Williams calls official a ‘cheat’, as 20-year-old Japanese star wins US Open women’s crown in straight sets

Naomi Osaka made history as the first Japanese women to win a Grand Slam as she held her nerve during a spectacular Serena Williams flame-out on Saturday at the most bizarre US Open final in memory.

The 20-year-old Osaka posted a dominating 6-2, 6-4 win as Williams – childhood idol of the young challenger – was docked a point and then a game in a smouldering feud which began with a warning for coaching in the first game of the second set.

At the height of the emotional roller-coaster, Williams called the chair official a “thief.”

The spectacular Williams meltdown aside, Osaka emerged as a worthy winner, Losing serve only five times in the entire tournament and denying six-time  tournament champion Williams the chance to pull level on the all-time record of 24 Grand Slam singles titles.

The American failed for a second time to go over the line after losing the Wimbledon final three months ago to Angelique Kerber.

The unprecedented on-court drama began after Osaka had swept the first set in 33 minutes.

Williams was penalised a point in the second game of the second after Portuguese umpire Carlos Ramos gave her a warning for coaching from her team box.

Later, her French coach Patrick  Mouratoglou told American television that he had, in fact, been sending signals.

 “I’ve never been called for this in my life,” Mouratoglou was quoted as saying. “Osaka’s coach – a longtime former Williams hitting partner – was doing the same.”

Williams immediately raised her objections: “It was not coaching. I do not cheat to win. I would rather lose. I just want you to know that,” she said to Ramos.

But the situation immediately escalated as the Williams game collapsed in a wave of more bad feeling and name-calling.

The player who turns 37 at the end of the month, failed to ignite her game due to the accumulation of tension, breaking for 3-1 but losing serve  a game later in the second.

That brought on a racket smash, for which – under the rules – Ramos was forced to penalise Williams a point after her previous warning.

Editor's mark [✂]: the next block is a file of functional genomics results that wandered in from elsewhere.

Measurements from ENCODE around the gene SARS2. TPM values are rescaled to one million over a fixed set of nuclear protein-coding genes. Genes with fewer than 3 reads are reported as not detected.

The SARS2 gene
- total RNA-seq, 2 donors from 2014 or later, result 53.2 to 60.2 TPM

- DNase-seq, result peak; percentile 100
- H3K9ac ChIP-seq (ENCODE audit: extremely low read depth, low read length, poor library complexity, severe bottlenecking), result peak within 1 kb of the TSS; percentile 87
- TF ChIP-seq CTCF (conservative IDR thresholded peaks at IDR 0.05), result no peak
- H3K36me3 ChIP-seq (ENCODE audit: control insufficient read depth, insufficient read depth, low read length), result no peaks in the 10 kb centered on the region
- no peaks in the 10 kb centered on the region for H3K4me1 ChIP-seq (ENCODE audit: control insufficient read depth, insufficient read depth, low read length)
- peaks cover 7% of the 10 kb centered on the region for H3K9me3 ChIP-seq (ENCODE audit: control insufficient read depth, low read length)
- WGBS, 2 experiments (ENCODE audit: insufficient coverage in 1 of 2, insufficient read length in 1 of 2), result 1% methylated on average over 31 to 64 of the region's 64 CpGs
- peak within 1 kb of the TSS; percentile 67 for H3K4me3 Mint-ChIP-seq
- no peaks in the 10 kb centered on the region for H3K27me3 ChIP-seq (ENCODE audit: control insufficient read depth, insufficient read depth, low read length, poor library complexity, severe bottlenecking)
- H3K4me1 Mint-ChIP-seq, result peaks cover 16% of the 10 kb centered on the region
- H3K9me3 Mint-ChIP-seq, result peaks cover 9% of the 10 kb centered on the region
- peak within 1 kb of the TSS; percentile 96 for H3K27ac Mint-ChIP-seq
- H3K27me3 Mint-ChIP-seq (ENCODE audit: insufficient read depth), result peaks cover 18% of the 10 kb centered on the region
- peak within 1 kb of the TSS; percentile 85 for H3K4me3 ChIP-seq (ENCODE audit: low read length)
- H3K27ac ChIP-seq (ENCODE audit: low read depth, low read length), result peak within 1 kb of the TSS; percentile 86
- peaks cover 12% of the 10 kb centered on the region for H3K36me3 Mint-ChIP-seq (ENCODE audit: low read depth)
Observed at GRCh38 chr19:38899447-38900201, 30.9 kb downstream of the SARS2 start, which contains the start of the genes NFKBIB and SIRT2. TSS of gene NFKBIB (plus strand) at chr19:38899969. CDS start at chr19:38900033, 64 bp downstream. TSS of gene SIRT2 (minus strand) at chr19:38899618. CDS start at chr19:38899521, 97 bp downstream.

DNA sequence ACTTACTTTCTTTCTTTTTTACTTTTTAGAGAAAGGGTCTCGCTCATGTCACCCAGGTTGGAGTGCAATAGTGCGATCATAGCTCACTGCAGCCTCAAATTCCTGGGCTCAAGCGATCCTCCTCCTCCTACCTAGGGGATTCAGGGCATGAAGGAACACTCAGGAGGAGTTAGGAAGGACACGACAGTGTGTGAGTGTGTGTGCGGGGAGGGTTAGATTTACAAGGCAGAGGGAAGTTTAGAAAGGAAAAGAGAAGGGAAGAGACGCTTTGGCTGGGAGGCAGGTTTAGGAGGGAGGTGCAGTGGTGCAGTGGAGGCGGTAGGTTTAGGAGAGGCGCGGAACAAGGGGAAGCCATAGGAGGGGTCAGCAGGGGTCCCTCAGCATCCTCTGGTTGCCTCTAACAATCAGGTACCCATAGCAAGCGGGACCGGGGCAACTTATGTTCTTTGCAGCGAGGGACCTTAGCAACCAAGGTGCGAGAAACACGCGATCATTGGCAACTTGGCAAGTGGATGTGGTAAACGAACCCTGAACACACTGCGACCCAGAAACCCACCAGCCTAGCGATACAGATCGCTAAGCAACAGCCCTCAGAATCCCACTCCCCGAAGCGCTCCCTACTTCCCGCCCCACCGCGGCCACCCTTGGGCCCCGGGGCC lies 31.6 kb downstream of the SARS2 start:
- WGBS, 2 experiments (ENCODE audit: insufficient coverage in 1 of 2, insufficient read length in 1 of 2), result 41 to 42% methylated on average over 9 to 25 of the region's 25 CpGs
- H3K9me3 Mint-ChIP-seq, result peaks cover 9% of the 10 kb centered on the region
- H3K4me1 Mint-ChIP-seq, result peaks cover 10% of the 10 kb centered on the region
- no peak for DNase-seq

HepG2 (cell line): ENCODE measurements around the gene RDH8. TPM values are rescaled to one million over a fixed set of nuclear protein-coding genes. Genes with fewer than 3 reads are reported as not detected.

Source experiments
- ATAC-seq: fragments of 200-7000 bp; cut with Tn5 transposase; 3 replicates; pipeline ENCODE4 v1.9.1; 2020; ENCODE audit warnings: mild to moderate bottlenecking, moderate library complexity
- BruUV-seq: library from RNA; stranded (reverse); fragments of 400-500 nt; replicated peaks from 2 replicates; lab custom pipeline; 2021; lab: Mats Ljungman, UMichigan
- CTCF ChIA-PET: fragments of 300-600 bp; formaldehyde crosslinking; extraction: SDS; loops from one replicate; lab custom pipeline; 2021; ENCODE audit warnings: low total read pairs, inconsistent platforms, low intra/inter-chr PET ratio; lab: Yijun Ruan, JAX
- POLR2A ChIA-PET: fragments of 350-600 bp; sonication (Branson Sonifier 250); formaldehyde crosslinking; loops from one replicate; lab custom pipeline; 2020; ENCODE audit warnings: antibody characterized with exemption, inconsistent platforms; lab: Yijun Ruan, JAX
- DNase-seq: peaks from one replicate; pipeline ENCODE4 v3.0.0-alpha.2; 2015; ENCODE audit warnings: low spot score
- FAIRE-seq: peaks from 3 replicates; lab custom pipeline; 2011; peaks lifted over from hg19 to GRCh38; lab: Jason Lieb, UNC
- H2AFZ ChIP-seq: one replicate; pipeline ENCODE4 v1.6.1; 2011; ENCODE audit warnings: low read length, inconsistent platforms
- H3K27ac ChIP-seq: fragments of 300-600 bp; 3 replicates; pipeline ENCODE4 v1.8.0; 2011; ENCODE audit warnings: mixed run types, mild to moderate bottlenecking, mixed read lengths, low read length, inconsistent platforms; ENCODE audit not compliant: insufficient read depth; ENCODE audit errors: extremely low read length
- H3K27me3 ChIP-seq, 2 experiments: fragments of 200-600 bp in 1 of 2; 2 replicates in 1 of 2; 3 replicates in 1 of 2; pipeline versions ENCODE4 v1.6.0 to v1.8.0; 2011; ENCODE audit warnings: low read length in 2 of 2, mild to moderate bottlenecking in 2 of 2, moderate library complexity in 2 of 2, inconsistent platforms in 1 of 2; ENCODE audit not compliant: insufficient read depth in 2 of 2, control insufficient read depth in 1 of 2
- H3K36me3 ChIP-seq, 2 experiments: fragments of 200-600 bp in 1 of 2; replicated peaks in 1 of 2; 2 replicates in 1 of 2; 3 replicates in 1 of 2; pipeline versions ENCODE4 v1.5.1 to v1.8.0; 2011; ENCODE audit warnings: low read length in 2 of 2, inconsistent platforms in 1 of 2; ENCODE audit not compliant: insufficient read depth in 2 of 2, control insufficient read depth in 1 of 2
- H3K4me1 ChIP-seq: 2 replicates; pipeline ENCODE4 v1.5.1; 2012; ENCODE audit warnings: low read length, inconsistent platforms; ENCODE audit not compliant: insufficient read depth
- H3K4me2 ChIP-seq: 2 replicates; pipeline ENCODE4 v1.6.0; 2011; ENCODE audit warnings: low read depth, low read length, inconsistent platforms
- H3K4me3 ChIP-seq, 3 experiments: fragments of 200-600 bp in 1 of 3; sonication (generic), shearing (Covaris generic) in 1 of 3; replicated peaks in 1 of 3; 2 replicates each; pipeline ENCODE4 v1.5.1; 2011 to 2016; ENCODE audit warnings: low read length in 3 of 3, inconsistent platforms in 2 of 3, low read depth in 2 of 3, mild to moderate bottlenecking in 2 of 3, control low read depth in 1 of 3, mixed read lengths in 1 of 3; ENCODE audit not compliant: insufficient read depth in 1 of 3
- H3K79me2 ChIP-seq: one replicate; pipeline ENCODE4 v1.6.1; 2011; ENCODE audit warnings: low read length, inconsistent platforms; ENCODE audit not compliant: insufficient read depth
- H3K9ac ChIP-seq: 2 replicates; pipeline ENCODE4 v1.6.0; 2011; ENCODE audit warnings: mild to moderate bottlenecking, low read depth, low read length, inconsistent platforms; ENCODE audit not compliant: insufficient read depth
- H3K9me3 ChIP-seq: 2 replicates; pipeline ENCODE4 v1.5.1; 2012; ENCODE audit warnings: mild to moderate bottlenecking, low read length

The verbal explosion was Williams – who has had two previous and serious New York run-ins with officials – was instantaneous.

“You owe me an apology,” she said to Ramos. “You are attacking my character.

“You are a liar and you will never be on the same court as me.”

“You stole a point from me – you’re a thief too,”

At one point in her rant, Williams berated tournament referee Brian Earley and later did the same to a WTA representative, who told her to try and calm down. Even Williams’ manager Jill Smoller got into the blame game with officials.


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Williams ended with a game penalty for verbal abuse after branding Ramos a thief; that left Williams to serve trailing 5-3.

By now, so rattled and seething that her game was in tatters, Williams held one last time before a shaken Osaka – playing on the big stage in her first Grand Slam final – was able to serve out the biggest win of her short career.

The Japanese-Haitian set up two match points with her sixth ace, and converted on her second to claim the win.

Pro-Williams fans in the 23,000 seat Ashe stadium greeted the result with a massive chorus of jeers and kept it up during the trophy ceremony, while only cheering for their local heroine and booing anyone else who was introduced.

The presentation was other-world, with Ramos banished off-court instead of being presented with the obligatory gift of yet another watch for his work during the final.

Osaka, trying to make sense of her achievement, was in tears  as she waited to receive the trophy in the chaotic, one-off circumstances.

The all but winner broke down again as she accepted the trophy, with fans somewhat subdued after Williams had asked them to stop booing.

“Everyone was cheering for Serena, I’m sorry it had to end like this,” Osaka, who earned a payday of $3.8 million, and who named Williams has her tennis idol said. “Thank you for watching the match.”

Osaka paid tribute to her Japanese mother Tamaki in the stands, while admitting that her father was always too nervous to ever watch her play; “He’s walking around somewhere, I’ll see him later.

“It was always my dream to play Serena here n the US Open final. I’m glad I was able to do that, I’m really grateful,” was all that the overwhelmed new champion could choke out.

Williams refused to answer questions at the ceremony: “I don’t want to be rude, but i won’t do questions,” she said before asking the crowd to lower the temperature.

“Naomi played well, this was her first Grand Slam final.”

“I know you guys (crowd) here supporting me, but let’s make this the best moment we can – we’ll  get through it.

“Lets’ not boo any more – let’s be positive.”

“I really hope to continue to play here again but we’ll see. It’s been tough for me.”

Osaka was the youngest open finalist since Maria Sharapova in 2006; Williams was playing in her 31st Grand Slam final and looking for a 73rd career title.

Osaka stands 2-0 over Williams after beating her in the Miami first round last March.

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